“It was the best of times, it was the worst of times” was how Charles Dickens started the novel ‘The tale of two cities’ but it could also describe how Mother’s day is experienced for many people. If you’ve got a loving and positive relationship with your mum or if you are a mum with healthy children then it can be a wonderful day full of joy. Of course, if your family is in a state of dysfunction, if you have fertility issues or if your mum has died then Mother’s day can be a day that is dreaded. The marketing around Mother’s day is inescapable and with it images of shiny, happy families which can contrast starkly with the difficulties of reality.
The pain of the mother/child relationship is powerfully captured at the foot of the cross as Jesus mother watches his excruciating death. Amidst the pain of it all, Jesus speaks to and cares for his mother (John 19:25-27). In this act, he reminds a hurting world of his unparalleled care and compassion for each of us in the pains that we go through. This self-sacrificial death doesn’t just demonstrate empathy but actually leads us to his offer of redemption to any who will accept it (John 3:16).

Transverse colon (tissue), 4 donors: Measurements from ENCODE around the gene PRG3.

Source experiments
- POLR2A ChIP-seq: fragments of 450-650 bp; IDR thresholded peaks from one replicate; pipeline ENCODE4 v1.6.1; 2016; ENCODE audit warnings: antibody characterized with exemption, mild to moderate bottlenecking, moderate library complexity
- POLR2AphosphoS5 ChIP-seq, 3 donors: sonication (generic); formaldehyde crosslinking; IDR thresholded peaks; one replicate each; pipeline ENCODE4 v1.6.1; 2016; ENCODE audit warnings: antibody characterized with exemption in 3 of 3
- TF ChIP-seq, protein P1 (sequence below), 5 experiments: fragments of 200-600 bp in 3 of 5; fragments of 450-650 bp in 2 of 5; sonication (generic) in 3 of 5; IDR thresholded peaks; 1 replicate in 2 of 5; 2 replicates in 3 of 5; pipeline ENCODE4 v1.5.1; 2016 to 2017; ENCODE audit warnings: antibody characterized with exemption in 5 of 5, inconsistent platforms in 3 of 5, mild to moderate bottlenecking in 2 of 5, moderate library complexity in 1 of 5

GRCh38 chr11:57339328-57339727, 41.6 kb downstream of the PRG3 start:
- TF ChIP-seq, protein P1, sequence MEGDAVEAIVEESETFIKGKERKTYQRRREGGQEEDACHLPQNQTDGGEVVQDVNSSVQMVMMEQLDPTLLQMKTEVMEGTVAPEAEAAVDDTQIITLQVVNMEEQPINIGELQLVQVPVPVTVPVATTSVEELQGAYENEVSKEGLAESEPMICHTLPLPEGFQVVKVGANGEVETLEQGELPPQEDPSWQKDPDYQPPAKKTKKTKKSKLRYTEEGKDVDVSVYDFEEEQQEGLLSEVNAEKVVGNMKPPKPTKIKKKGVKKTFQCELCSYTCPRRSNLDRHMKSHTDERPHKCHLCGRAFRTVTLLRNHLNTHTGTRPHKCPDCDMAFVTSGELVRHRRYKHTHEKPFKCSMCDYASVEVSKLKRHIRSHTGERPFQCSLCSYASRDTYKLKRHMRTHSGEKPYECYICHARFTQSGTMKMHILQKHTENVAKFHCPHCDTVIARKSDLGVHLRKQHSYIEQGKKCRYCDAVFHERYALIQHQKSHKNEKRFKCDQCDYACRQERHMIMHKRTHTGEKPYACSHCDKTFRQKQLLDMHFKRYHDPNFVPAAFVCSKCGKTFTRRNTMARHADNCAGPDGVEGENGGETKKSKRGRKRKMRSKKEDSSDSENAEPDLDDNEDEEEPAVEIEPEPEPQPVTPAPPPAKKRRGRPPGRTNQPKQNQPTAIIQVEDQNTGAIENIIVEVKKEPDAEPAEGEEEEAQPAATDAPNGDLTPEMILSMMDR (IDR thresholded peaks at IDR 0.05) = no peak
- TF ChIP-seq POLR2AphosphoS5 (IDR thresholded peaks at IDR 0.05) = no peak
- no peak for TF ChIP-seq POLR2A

In fact, God promises us that he would comfort us like a mother in Isaiah 66:13. Regardless of how many times we can remember being comforted by our mothers or even if we only witnessed others experiencing that comfort, God longs to comfort you. Our mothers are only human, and so inevitably will let us down or one day, like all humans, will pass on, but God’s comfort to us need never end. This mother’s day do take time to thank God for the gift of good times with your mum, whether that is in the distant past or enjoyed in the present but also remember the giver of all good gifts – God. It is God who longs for us to open ourselves up and invite his comfort.